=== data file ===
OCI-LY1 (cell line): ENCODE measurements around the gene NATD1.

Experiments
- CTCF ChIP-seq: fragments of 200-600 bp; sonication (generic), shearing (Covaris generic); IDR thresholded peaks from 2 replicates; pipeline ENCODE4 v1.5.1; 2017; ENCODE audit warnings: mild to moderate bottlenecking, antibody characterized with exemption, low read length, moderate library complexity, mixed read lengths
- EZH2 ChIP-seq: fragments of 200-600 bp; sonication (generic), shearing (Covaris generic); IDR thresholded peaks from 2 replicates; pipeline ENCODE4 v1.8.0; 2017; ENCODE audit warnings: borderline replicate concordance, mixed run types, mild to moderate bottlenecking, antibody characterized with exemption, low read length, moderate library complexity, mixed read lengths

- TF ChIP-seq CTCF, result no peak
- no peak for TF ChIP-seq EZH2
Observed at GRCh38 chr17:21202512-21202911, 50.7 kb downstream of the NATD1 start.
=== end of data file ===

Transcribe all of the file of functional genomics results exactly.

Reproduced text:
OCI-LY1 (cell line): ENCODE measurements around the gene NATD1.

Experiments
- CTCF ChIP-seq: fragments of 200-600 bp; sonication (generic), shearing (Covaris generic); IDR thresholded peaks from 2 replicates; pipeline ENCODE4 v1.5.1; 2017; ENCODE audit warnings: mild to moderate bottlenecking, antibody characterized with exemption, low read length, moderate library complexity, mixed read lengths
- EZH2 ChIP-seq: fragments of 200-600 bp; sonication (generic), shearing (Covaris generic); IDR thresholded peaks from 2 replicates; pipeline ENCODE4 v1.8.0; 2017; ENCODE audit warnings: borderline replicate concordance, mixed run types, mild to moderate bottlenecking, antibody characterized with exemption, low read length, moderate library complexity, mixed read lengths

- TF ChIP-seq CTCF, result no peak
- no peak for TF ChIP-seq EZH2
Observed at GRCh38 chr17:21202512-21202911, 50.7 kb downstream of the NATD1 start.